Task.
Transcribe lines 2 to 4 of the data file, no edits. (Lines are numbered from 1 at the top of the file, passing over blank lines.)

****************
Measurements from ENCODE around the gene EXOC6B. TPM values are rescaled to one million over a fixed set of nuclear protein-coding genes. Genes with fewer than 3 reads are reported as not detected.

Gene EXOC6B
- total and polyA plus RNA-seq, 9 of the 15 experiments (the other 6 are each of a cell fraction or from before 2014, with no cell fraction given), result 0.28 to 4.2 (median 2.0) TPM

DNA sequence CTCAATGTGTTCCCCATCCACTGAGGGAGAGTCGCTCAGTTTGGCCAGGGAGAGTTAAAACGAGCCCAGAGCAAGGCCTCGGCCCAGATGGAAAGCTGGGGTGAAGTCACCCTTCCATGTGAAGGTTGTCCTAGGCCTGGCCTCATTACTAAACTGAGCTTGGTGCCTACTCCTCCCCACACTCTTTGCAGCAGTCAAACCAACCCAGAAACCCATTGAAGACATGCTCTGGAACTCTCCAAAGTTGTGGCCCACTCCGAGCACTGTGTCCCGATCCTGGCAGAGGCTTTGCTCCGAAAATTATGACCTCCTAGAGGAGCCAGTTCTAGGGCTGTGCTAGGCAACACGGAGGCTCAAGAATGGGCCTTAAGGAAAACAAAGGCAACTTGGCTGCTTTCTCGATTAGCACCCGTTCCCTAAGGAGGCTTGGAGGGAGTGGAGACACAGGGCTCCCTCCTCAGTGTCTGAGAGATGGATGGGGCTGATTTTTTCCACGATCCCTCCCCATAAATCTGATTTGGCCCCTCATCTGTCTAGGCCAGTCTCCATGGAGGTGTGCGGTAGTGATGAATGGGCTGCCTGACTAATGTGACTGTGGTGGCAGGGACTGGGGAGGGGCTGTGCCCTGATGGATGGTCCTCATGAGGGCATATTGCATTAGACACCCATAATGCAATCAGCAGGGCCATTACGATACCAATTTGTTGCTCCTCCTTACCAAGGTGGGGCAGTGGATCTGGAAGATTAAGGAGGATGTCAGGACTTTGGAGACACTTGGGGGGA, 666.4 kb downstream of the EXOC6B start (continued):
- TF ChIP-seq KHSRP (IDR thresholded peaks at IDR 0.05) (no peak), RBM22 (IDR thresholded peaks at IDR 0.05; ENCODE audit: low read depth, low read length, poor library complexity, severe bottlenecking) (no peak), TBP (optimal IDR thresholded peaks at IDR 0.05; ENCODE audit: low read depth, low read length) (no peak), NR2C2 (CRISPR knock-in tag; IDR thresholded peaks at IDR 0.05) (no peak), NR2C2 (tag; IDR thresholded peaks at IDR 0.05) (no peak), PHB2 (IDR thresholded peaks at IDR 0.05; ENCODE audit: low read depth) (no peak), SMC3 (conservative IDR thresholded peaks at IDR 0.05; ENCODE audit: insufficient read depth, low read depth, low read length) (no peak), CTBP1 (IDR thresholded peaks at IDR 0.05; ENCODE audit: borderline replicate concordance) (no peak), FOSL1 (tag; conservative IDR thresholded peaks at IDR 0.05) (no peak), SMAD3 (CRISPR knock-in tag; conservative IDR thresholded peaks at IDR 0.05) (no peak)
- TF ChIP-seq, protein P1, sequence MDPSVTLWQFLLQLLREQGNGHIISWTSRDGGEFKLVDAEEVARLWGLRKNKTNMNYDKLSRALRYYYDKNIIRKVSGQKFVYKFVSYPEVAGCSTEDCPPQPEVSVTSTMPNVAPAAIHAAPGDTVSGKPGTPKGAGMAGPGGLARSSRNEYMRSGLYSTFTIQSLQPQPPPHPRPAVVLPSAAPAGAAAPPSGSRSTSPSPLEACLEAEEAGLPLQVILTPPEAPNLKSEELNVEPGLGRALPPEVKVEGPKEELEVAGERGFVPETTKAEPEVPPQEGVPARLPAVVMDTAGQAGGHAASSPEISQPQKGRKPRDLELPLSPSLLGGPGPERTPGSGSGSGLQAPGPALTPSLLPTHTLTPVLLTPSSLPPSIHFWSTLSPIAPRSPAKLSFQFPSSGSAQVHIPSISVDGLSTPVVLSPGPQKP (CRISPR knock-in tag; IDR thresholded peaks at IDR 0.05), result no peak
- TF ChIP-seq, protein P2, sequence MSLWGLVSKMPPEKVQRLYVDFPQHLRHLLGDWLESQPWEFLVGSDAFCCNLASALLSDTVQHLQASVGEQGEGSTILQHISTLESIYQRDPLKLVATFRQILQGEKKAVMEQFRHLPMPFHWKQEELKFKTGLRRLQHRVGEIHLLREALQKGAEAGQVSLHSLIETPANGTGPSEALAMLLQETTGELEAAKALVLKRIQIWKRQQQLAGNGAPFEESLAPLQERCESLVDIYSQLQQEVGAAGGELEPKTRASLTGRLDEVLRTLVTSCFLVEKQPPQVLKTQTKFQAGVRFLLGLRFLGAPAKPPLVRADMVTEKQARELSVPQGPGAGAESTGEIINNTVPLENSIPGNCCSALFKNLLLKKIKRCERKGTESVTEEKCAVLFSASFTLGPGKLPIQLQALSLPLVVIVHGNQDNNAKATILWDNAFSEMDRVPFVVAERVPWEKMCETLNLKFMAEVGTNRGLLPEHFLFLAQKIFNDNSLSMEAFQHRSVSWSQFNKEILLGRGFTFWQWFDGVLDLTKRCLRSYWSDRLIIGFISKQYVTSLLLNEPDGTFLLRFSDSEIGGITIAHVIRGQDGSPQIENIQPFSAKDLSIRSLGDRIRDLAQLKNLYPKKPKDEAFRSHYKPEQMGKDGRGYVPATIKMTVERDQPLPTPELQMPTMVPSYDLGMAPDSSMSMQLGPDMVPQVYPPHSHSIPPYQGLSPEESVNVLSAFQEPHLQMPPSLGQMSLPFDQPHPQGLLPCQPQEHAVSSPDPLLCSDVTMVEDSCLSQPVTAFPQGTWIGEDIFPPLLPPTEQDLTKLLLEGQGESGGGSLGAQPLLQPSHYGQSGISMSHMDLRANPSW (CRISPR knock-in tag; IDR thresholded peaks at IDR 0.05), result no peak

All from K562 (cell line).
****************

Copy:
Gene EXOC6B
- total and polyA plus RNA-seq, 9 of the 15 experiments (the other 6 are each of a cell fraction or from before 2014, with no cell fraction given), result 0.28 to 4.2 (median 2.0) TPM

DNA sequence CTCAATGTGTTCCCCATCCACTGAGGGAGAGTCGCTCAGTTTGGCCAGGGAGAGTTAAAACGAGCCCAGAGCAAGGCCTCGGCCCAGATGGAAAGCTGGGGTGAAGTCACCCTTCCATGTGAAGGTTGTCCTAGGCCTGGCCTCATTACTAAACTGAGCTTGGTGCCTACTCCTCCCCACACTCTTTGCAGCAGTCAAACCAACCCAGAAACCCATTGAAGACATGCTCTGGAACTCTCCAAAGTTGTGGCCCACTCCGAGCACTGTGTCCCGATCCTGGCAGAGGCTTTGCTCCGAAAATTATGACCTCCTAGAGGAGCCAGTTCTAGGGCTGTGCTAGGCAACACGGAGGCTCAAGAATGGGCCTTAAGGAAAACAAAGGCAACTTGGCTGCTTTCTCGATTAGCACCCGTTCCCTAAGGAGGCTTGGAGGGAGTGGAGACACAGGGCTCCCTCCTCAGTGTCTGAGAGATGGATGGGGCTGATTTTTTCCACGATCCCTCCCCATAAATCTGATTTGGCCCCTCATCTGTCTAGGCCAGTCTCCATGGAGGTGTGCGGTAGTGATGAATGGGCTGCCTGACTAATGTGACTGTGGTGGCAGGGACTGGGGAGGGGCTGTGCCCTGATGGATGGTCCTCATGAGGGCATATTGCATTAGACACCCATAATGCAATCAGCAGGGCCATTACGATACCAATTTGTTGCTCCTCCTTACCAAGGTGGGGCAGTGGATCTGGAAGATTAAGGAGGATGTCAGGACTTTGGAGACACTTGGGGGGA, 666.4 kb downstream of the EXOC6B start (continued):